NPR Story
4:51 am
Wed July 24, 2013

Iraq's Sectarian Divide Deepens Amid Syrian Conflict

Originally published on Wed July 24, 2013 11:59 am

Transcript

RENEE MONTAGNE, HOST:

This is MORNING EDITION from NPR News. I'm Renee Montagne.

DAVID GREENE, HOST:

And I'm David Greene. Good morning.

The conflict in Syria is becoming more sectarian by the day, and this is having an effect in the region.

In Iraq there has been a spike in violence, much of it sparked by the war next door in Syria, where a largely Sunni rebellion is fighting against the government that's aligned with Shiite militias.

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NPR Story
4:51 am
Wed July 24, 2013

Top General: U.S. Options In Syria Have Big Downsides

Originally published on Wed July 24, 2013 11:59 am

Transcript

RENEE MONTAGNE, HOST:

Again, that ever more bitter divide between Iraq's Sunnis and Shiites is a spillover from the vicious war in neighboring Syria. Under pressure from Congress, the chairman of the Joint Chiefs of Staff has prepared five military options for Syria, but it's not clear the nation's top general thinks highly of any of them.

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NPR Story
4:51 am
Wed July 24, 2013

House To Vote On Defunding NSA Phone Surveillance

Originally published on Wed July 24, 2013 11:59 am

Transcript

DAVID GREENE, HOST:

The U.S. House of Representatives is taking up the issue of domestic spying. Lawmakers are expected to vote today on an amendment that would reign in the National Security Agency program that collects the phone records of millions of Americans. This would be the first vote on the matter since the scope of the NSA program was made public in a series of leaks. As NPR's Tamara Keith reports, at issue is an amendment to the defense appropriations bill.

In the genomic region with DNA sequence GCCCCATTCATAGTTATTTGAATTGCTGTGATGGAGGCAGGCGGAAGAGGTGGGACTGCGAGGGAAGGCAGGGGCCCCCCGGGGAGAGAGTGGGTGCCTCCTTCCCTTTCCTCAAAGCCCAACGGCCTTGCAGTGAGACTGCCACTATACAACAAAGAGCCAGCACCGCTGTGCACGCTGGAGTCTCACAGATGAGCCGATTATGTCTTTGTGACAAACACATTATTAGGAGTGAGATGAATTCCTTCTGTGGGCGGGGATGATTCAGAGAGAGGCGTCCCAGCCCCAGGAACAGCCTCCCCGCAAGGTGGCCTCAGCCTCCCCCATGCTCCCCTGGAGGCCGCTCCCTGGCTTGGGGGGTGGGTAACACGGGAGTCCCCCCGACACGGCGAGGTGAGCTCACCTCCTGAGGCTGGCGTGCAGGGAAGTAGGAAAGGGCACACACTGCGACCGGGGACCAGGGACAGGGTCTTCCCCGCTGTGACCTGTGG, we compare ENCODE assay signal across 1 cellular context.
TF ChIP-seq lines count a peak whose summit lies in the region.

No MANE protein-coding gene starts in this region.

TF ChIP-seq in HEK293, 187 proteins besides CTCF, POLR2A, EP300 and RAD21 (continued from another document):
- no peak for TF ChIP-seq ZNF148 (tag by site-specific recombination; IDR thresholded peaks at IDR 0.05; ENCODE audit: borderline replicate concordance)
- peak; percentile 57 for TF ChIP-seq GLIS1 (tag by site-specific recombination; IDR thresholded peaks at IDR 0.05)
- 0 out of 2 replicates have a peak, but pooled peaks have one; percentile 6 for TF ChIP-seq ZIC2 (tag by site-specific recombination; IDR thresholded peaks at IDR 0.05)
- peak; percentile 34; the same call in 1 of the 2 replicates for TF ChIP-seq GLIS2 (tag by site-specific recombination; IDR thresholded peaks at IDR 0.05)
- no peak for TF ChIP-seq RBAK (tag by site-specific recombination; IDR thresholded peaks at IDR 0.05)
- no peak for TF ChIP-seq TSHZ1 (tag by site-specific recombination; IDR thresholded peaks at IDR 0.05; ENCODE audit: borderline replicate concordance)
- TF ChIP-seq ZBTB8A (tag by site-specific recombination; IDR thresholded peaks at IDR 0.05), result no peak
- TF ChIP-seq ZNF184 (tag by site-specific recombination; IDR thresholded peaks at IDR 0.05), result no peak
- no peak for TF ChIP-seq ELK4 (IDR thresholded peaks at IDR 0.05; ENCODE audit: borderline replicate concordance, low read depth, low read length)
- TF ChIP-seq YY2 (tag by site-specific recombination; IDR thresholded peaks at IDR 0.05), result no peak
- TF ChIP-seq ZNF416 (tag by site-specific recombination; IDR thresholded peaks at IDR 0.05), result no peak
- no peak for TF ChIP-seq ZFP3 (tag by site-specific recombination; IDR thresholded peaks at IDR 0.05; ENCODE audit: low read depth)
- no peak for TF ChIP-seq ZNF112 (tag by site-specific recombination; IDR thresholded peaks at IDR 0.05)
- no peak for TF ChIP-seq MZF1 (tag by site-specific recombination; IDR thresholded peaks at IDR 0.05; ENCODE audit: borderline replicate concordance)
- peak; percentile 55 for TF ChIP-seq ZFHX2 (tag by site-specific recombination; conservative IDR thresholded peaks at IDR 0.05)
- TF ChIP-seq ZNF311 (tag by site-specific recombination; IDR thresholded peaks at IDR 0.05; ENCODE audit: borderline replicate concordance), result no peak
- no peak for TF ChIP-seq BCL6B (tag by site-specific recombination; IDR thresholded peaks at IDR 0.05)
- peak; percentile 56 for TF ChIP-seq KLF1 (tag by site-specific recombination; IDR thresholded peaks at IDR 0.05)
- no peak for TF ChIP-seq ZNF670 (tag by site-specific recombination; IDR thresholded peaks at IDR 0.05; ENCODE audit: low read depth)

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NPR Story
4:51 am
Wed July 24, 2013

Tucson Revives Mexican-American Studies Program

The Tucson Unified School District (TUSD) is resurrecting its Mexican-American studies program.
Matt York AP

Originally published on Wed July 24, 2013 11:59 am

Three years after it was banned by the state of Arizona, the Tucson Unified School District (TUSD) is resurrecting its Mexican-American studies program due to a federal court order. The courses are now known as culturally-relevant classes and are set to begin in a couple of weeks, when the school year begins. And they hold the same potential for controversy.

The TUSD board's decision to bring back the ethnic studies program was a whole lot less contentious than its decision to end the Mexican-American studies classes three years ago.

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NPR Story
4:51 am
Wed July 24, 2013

Manning Trial Heads Into Closing Arguments

Originally published on Wed July 24, 2013 11:59 am

Transcript

RENEE MONTAGNE, HOST:

This is MORNING EDITION from NPR News. I'm Renee Montagne.

DAVID GREENE, HOST: